Books to Inspire Young Minds

It never fails to amaze me how engrossed Mr D and Miss E can become in books. Books are that first window into the wider world and there are some real gems that just inspire children so much. I wanted to share my top books to inspire young minds.

Brilliant Books to inspire young minds

The Adventures of Earth by Dan Green and Sean Sims (Egmont) is a superb book. It is a lovely pop up and lift the flap book aimed at around 6 years plus, but there have been some lovely talking points with my children (almost 4 and 2.5) about the earth and the geography of different lands such as volcanoes. There is a lot going on in this book and it is one we will return to a few times I am sure as the children get to grips about the wider world around them. There is a second book in the series, the adventures of water that I’ll be looking out for in the next few months when we return to the water cycle. Mr D is able to tell me about how water travels from the rivers to the seas so I want to extend this for him and Miss E.

This is a fab book that we have been looking at recently. Tons of info and a very engaging presentation @EgmontUK

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Atlas of Adventures by Lucy Letherland (Wide Eyed Editions) is a book I turn to time and time and time again. It is really hard to do this book justice in words alone. It is a work of art as well as an important part of our home library. I’ve lost count of the times I have drawn on this book to demonstrate different things to the children, be it to talk about different continents, festivities or to show that their Grandad was born in Scotland but now lives in England like them. I’ve written about this gem in more detail here and I am desperate to get my hands on the recently published Atlas of Animal Adventures as it promises to be a real gem.

I love the beautiful A First Book of Nature by Nicola Davies and Mark Hearld (Walker Books) – the illustrations are gorgeous and it is a book that the children and I look at a lot. It was a gift for Miss E’s birthday earlier in the year and I hope it nurtures a love of, and a respect for, the natural world around us. For a slightly older child then British Wildlife (QED) is excellent too with exquisite detail and images to really illustrate the natural world around us. Every home library should have books that act as a reference to the natural world around us.

first book of nature

We were sent a copy of My Encyclopedia of Very Important Things (Droling Kindersley) recently as this is brilliant. It is jam packed with stacks and stacks of stuff and has proven to be a catalyst for things that children want to learn about. It is aimed at ages 4+ and this is a book that I think will be the starting point for their topics and themes for learning. There are six sections to the book, My planet, places, animals, people, me and other very important things. We have been looking at the pages on the rainforests and this sparked the children’s desire to learn more (we have since been to the library to choose a range of books on the rainforest as well as paint a rainforest). The information is presented really well with just the right level of information to spark the interest of young minds.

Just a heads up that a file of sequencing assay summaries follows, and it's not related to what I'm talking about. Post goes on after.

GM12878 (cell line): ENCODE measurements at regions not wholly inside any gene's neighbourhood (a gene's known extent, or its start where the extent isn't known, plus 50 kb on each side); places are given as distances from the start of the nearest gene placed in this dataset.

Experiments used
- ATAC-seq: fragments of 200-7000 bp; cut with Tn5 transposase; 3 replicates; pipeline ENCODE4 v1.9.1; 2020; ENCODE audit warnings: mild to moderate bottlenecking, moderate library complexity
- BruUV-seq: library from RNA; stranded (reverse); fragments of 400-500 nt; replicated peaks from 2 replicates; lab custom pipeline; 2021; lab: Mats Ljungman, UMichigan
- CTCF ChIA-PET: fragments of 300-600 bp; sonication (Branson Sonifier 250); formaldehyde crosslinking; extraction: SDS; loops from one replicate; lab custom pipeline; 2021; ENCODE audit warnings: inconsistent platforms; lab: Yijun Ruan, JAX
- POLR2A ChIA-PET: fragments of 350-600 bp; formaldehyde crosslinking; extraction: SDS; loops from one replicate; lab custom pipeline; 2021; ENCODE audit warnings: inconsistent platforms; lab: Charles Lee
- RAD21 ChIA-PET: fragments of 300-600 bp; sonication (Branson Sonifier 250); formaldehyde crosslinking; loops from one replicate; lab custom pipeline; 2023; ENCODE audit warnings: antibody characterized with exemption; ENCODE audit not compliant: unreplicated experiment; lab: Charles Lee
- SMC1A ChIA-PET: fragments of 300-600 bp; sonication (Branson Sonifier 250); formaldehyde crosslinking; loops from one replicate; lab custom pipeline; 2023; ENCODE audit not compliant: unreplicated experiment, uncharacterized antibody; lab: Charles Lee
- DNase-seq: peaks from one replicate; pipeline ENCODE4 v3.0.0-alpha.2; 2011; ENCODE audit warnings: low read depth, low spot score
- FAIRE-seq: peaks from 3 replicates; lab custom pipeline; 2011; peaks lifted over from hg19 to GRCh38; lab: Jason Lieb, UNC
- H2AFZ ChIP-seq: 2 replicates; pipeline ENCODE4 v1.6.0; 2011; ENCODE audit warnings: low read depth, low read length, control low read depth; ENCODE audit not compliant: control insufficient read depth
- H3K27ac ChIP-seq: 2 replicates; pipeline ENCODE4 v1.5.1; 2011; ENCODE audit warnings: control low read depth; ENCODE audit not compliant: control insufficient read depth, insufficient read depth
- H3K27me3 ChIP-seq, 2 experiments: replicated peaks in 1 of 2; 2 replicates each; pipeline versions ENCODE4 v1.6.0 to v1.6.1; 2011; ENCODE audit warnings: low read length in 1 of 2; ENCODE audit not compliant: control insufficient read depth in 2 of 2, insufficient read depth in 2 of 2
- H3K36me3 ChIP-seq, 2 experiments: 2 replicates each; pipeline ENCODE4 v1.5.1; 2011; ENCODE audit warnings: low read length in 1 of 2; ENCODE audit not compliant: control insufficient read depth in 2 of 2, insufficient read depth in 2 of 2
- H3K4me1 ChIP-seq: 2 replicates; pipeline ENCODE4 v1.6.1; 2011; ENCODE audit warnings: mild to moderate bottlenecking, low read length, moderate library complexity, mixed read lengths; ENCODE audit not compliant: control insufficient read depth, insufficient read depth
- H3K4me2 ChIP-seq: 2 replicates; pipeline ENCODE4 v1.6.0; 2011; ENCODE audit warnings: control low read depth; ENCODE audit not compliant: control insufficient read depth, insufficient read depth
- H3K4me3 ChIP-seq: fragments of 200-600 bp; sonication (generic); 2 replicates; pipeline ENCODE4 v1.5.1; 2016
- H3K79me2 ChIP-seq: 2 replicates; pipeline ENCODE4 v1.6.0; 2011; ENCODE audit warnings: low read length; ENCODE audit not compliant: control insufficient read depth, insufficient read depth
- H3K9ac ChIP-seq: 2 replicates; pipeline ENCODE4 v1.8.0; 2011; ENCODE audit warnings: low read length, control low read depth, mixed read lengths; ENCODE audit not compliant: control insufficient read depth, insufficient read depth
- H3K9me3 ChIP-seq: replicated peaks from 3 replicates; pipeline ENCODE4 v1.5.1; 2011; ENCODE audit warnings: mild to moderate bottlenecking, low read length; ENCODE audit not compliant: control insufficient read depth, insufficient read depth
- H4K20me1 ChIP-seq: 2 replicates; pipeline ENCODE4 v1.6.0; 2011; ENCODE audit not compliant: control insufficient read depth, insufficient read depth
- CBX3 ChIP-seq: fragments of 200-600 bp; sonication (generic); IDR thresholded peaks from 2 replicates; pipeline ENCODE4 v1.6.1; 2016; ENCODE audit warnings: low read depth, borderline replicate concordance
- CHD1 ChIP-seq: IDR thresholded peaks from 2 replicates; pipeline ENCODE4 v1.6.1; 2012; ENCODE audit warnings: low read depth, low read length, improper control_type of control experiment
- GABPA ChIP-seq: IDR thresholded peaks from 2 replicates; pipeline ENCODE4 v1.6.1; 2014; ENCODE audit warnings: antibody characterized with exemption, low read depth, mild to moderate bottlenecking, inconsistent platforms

And this is brilliant. Both em and D are totally in awe of this book and it prompted our recent rainforest work.

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The 100 facts about series by Miles Kelly is one I have just discovered. I picked up a copy of the penguins one from the library recently and I’ve got a couple more to share with the children to. These are great for children of all ages as there is stacks of information presented but in a really manageable and engaging way. I’ll be looking to add some of these to our collection at home.

What other books do you think can spark that curiosity and inspire young minds? What else should we be adding to our home library?

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4 Comments

  1. 12th September 2016 / 08:16

    We find My Encyclopedia of Very Important Things absolutely fascinating (I’ve learnt lots from it as well!) and The Book of Nature is a favourite here too.

    #readwithme

  2. sarahmo3w
    13th September 2016 / 08:10

    These look great. They would be perfect for my little niece and nephew in the future, but sadly my own kids are too old for them now. For older kids, a lot of them love Horrible Histories and I must say I’ve found them very informative myself!

  3. 15th September 2016 / 21:44

    We have a copy of Mt Encyclopaedia of Very Important Things too, planning a review soon!

    Flying Eye do some amazing books, we love the Professor Astro Cat series.
    #readwithme

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